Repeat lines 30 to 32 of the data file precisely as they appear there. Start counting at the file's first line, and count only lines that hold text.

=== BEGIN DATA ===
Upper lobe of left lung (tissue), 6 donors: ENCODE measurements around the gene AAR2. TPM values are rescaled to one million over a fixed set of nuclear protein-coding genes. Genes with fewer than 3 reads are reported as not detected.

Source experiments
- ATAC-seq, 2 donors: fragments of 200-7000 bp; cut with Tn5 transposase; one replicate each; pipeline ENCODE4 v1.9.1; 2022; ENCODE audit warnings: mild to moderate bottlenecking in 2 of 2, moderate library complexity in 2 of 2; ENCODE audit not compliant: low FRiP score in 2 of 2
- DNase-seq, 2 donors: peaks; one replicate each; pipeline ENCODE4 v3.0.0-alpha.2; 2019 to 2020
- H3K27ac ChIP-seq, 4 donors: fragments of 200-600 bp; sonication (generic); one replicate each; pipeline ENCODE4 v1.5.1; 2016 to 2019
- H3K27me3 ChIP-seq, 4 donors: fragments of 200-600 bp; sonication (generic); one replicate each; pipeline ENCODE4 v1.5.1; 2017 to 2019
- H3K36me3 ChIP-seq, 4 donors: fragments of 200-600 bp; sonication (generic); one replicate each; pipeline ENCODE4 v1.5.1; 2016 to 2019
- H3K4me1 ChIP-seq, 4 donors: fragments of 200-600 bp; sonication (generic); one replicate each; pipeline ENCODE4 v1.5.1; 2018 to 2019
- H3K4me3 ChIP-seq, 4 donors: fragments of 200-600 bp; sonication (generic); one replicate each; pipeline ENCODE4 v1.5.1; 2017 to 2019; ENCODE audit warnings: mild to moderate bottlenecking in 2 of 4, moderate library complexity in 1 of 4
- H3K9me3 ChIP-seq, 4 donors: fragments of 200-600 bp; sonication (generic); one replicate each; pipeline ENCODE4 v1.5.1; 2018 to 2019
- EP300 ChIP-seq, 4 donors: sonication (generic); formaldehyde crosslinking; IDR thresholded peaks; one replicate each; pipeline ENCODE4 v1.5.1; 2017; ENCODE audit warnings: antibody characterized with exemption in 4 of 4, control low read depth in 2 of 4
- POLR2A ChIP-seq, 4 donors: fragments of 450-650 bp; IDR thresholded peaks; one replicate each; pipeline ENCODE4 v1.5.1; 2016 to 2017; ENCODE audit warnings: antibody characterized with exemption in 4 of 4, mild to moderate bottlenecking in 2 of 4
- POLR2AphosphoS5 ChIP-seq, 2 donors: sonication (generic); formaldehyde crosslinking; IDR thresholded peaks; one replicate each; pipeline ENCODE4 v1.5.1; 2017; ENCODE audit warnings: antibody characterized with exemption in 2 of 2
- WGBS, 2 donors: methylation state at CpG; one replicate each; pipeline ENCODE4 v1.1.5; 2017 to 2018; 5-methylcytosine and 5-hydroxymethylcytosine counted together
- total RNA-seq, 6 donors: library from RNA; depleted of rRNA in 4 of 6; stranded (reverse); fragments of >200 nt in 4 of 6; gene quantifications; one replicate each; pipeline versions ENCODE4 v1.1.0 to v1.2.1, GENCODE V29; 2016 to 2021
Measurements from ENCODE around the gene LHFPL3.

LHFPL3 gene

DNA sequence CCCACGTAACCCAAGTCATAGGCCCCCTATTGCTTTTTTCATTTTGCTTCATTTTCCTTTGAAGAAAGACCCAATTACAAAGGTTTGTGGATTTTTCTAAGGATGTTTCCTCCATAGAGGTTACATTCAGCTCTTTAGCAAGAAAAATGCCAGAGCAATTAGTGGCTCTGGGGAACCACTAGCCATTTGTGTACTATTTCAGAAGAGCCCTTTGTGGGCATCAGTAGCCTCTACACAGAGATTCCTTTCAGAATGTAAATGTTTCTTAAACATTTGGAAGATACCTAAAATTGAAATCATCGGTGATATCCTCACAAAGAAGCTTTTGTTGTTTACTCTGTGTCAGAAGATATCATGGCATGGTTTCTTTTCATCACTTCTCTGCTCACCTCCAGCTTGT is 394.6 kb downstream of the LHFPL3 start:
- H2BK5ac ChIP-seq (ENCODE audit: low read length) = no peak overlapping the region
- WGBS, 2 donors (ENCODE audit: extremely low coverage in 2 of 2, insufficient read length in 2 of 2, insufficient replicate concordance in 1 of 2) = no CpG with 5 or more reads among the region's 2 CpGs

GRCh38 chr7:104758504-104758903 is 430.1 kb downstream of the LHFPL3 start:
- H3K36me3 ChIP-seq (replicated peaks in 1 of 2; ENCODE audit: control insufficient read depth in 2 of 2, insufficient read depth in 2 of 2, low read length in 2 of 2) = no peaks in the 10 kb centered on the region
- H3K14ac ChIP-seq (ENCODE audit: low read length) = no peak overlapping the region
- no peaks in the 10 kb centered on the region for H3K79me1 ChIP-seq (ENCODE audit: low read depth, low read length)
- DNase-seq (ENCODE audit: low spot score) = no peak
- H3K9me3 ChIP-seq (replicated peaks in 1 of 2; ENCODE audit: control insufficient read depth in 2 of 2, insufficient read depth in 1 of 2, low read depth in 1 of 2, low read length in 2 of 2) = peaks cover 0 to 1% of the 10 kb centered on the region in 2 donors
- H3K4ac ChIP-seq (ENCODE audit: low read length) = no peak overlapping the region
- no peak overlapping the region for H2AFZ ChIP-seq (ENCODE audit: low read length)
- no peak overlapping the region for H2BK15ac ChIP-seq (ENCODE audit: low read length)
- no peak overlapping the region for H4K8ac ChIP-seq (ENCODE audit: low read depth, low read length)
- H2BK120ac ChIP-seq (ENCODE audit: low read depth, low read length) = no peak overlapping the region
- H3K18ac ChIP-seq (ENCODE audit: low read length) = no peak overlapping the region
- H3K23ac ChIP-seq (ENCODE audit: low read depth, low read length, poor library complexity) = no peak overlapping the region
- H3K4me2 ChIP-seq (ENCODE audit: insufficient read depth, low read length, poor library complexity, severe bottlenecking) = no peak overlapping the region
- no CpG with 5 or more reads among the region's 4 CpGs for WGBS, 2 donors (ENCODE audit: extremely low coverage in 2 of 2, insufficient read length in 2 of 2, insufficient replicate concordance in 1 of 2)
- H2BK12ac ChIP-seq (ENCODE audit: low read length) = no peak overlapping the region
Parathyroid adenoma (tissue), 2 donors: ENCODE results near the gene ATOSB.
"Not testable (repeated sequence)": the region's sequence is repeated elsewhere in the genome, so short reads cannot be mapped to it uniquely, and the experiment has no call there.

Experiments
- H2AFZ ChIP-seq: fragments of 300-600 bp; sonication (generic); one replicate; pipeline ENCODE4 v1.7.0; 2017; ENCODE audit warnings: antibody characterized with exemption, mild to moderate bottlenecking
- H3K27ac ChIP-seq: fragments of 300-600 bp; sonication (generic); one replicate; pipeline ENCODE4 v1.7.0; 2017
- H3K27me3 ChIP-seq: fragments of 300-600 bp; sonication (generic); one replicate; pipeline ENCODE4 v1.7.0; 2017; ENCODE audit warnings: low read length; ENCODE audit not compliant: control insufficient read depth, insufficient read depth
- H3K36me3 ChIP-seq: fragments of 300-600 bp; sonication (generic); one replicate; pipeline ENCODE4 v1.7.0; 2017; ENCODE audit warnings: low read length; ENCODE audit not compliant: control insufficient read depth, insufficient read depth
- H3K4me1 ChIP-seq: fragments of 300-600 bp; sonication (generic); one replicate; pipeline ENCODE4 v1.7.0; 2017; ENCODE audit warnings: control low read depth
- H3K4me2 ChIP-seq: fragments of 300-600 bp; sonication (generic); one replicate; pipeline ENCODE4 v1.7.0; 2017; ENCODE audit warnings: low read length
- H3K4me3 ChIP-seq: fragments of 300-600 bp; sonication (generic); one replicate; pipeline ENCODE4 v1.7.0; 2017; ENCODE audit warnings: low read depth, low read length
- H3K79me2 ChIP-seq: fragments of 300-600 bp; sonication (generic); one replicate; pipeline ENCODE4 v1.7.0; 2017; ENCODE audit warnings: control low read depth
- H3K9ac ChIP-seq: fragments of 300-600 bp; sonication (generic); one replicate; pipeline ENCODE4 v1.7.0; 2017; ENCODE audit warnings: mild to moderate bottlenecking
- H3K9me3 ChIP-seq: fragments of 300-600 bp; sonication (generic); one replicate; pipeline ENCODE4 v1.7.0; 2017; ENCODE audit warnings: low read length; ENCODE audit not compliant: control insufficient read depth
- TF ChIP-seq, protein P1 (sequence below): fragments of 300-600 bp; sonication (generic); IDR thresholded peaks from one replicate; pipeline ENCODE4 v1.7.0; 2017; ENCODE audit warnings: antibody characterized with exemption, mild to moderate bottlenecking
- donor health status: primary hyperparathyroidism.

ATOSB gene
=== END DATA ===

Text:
- no peak overlapping the region for H4K8ac ChIP-seq (ENCODE audit: low read depth, low read length)
- H2BK120ac ChIP-seq (ENCODE audit: low read depth, low read length) = no peak overlapping the region
- H3K18ac ChIP-seq (ENCODE audit: low read length) = no peak overlapping the region